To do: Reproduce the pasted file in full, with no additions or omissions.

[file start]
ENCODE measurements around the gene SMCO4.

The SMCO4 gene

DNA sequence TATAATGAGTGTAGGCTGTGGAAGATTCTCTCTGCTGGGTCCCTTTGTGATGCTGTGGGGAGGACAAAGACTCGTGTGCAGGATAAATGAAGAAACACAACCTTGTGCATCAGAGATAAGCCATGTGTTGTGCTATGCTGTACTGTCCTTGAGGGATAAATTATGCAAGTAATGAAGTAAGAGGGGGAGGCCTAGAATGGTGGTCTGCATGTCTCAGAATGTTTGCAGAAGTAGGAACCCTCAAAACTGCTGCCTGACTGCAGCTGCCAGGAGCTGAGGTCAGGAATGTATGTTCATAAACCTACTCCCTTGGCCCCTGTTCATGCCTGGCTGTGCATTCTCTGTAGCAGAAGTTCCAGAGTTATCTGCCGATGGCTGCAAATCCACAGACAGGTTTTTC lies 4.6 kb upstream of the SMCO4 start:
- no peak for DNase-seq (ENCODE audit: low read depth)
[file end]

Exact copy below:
ENCODE measurements around the gene SMCO4.

The SMCO4 gene

DNA sequence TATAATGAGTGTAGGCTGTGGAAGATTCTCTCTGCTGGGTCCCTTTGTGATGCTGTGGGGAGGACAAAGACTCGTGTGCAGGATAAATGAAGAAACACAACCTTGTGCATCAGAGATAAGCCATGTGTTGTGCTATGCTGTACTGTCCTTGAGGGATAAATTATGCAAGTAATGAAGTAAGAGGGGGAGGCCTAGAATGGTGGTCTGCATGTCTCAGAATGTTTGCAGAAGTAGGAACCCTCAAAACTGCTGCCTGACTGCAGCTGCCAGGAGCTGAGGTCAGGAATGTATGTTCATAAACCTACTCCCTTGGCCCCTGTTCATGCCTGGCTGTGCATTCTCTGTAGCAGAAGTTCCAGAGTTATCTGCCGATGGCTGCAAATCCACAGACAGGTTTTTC lies 4.6 kb upstream of the SMCO4 start:
- no peak for DNase-seq (ENCODE audit: low read depth)